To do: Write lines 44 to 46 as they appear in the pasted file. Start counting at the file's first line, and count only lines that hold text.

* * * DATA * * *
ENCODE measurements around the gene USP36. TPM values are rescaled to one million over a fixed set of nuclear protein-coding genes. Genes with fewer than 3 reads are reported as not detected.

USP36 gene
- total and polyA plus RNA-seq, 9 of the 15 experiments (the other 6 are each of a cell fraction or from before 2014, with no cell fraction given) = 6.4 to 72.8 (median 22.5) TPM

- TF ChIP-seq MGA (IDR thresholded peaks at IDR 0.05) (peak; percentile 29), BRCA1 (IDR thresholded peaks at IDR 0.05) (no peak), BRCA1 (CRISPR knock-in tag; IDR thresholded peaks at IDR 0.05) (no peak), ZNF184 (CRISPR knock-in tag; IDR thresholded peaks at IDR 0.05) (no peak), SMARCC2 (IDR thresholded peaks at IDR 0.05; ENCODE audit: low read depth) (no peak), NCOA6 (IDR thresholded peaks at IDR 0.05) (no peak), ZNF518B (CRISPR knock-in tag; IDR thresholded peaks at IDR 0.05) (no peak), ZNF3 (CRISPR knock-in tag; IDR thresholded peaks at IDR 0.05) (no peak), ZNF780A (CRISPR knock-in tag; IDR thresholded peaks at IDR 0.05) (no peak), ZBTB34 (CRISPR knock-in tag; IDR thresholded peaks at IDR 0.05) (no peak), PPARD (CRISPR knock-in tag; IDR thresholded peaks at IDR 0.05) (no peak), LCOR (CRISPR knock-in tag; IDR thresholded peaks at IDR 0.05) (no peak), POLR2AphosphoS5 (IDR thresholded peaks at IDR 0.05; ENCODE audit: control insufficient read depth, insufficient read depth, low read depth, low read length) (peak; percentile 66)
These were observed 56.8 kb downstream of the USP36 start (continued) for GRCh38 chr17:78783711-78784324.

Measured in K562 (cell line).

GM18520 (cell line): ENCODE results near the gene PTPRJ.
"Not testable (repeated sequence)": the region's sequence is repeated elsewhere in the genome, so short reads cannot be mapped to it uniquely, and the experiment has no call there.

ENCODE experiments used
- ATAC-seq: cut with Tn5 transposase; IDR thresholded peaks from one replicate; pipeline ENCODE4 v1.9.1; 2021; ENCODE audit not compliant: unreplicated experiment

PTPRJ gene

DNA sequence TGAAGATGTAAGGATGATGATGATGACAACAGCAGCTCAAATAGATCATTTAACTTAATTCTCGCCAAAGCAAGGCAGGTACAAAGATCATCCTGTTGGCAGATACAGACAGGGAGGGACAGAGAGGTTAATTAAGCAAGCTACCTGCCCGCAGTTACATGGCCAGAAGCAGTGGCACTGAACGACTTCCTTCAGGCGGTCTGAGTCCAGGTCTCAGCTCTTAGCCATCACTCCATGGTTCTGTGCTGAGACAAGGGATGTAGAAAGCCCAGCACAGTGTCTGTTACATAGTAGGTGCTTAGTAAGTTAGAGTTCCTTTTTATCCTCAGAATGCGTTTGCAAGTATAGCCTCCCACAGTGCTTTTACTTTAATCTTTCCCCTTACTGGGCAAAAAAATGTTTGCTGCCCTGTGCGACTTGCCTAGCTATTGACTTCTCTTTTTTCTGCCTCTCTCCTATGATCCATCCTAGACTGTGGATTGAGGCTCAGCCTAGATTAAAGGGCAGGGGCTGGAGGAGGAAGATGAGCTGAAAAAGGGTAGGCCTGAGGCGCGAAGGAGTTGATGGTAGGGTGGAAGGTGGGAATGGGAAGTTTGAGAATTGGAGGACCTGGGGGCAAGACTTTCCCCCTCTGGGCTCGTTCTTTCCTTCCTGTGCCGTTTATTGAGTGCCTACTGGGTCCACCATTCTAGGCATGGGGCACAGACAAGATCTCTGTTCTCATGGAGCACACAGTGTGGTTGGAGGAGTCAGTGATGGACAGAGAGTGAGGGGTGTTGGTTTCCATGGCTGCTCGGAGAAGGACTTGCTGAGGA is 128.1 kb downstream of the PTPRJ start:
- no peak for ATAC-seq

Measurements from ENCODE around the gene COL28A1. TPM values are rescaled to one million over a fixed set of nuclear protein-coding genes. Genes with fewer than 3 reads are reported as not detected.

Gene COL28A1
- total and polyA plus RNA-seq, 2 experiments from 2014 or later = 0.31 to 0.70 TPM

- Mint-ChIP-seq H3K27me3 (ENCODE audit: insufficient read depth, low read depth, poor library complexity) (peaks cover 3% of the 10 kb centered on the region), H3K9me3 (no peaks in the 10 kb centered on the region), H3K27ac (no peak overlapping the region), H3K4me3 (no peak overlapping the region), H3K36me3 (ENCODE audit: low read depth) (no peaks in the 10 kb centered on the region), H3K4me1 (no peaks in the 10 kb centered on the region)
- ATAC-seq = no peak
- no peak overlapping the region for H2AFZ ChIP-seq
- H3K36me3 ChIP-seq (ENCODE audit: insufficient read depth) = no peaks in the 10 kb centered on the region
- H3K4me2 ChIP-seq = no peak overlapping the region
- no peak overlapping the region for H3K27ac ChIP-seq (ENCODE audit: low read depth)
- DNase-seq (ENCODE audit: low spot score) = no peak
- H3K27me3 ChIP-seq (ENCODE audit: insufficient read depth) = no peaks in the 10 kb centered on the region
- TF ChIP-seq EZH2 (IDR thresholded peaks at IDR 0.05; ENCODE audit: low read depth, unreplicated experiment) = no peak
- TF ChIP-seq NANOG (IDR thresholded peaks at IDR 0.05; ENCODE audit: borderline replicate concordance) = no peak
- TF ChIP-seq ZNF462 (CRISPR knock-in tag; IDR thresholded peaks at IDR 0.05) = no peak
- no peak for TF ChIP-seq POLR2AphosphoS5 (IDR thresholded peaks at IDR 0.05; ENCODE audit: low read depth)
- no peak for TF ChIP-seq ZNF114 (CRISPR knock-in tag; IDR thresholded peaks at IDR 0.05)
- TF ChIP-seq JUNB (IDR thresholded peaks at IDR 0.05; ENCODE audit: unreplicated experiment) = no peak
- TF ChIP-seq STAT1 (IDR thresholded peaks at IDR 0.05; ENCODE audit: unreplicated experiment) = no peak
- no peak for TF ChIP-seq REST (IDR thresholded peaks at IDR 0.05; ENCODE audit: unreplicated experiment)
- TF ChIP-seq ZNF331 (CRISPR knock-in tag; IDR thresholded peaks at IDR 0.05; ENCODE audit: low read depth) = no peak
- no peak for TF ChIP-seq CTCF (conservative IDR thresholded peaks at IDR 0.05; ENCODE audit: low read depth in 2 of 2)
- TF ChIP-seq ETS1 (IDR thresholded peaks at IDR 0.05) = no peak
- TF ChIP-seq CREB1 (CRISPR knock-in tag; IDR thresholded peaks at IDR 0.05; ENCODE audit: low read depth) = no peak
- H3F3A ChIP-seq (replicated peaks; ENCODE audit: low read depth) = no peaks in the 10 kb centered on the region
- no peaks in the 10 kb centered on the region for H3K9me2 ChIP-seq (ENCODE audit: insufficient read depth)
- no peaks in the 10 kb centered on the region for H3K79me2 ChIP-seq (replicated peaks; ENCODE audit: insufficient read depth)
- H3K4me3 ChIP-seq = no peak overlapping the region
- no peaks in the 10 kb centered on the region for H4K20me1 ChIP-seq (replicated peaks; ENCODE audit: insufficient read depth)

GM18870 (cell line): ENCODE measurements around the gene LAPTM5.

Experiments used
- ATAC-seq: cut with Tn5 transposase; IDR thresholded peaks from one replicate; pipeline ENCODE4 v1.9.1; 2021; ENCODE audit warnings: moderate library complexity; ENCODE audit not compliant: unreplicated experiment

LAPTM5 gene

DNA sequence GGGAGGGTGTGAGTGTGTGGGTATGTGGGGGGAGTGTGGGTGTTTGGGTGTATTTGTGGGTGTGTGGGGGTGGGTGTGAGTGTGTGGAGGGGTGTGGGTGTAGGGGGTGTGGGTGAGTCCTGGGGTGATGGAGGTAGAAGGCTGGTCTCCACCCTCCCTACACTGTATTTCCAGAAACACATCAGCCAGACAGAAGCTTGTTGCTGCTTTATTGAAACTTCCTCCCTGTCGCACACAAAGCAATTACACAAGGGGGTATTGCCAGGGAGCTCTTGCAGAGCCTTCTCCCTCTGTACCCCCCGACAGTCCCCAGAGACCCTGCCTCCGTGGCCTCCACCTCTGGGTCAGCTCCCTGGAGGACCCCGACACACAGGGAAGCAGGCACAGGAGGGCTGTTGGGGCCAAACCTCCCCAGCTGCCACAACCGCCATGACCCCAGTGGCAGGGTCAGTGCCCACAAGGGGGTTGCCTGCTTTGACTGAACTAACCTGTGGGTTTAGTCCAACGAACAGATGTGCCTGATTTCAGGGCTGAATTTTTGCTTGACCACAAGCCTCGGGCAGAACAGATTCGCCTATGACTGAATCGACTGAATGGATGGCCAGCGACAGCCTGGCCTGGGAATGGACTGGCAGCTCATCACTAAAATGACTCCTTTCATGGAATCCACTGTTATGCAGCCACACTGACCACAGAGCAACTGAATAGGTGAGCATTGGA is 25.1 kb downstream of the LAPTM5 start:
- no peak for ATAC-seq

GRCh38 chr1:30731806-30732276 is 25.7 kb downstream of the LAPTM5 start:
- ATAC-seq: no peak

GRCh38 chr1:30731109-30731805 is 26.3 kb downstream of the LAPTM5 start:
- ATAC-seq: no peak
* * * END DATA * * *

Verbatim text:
- ATAC-seq: cut with Tn5 transposase; IDR thresholded peaks from one replicate; pipeline ENCODE4 v1.9.1; 2021; ENCODE audit warnings: moderate library complexity; ENCODE audit not compliant: unreplicated experiment

LAPTM5 gene

DNA sequence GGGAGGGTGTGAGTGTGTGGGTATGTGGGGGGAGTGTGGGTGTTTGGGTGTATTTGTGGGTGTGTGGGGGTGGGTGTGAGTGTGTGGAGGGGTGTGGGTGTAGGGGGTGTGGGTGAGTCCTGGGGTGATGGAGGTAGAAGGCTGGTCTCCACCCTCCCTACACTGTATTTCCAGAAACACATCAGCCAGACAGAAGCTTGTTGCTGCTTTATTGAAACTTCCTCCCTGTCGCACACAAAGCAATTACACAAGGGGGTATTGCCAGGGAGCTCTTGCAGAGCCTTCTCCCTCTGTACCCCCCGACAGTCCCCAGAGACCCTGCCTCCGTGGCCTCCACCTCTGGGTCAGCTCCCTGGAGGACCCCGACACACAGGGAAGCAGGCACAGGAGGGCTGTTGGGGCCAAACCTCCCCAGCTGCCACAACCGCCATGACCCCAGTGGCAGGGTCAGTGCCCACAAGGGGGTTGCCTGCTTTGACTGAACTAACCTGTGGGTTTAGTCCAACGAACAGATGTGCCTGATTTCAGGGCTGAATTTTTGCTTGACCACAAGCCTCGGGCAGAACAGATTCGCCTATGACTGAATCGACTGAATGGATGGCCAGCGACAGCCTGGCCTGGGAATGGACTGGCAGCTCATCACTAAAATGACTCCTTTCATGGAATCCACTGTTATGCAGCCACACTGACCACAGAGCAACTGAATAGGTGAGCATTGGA is 25.1 kb downstream of the LAPTM5 start: